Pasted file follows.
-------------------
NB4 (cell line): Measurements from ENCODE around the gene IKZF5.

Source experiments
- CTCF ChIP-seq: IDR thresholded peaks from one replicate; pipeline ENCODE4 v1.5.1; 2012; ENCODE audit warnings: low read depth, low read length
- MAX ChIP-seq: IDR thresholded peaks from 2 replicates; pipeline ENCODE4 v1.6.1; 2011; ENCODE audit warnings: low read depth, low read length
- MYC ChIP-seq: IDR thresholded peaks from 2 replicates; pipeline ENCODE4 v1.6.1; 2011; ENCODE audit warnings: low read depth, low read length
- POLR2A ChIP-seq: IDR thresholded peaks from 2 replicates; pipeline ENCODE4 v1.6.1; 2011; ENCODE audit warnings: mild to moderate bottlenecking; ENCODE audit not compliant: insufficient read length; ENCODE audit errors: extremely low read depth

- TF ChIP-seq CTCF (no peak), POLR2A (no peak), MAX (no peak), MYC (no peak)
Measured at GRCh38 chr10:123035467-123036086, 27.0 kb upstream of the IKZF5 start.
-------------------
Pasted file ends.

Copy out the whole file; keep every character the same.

NB4 (cell line): Measurements from ENCODE around the gene IKZF5.

Source experiments
- CTCF ChIP-seq: IDR thresholded peaks from one replicate; pipeline ENCODE4 v1.5.1; 2012; ENCODE audit warnings: low read depth, low read length
- MAX ChIP-seq: IDR thresholded peaks from 2 replicates; pipeline ENCODE4 v1.6.1; 2011; ENCODE audit warnings: low read depth, low read length
- MYC ChIP-seq: IDR thresholded peaks from 2 replicates; pipeline ENCODE4 v1.6.1; 2011; ENCODE audit warnings: low read depth, low read length
- POLR2A ChIP-seq: IDR thresholded peaks from 2 replicates; pipeline ENCODE4 v1.6.1; 2011; ENCODE audit warnings: mild to moderate bottlenecking; ENCODE audit not compliant: insufficient read length; ENCODE audit errors: extremely low read depth

- TF ChIP-seq CTCF (no peak), POLR2A (no peak), MAX (no peak), MYC (no peak)
Measured at GRCh38 chr10:123035467-123036086, 27.0 kb upstream of the IKZF5 start.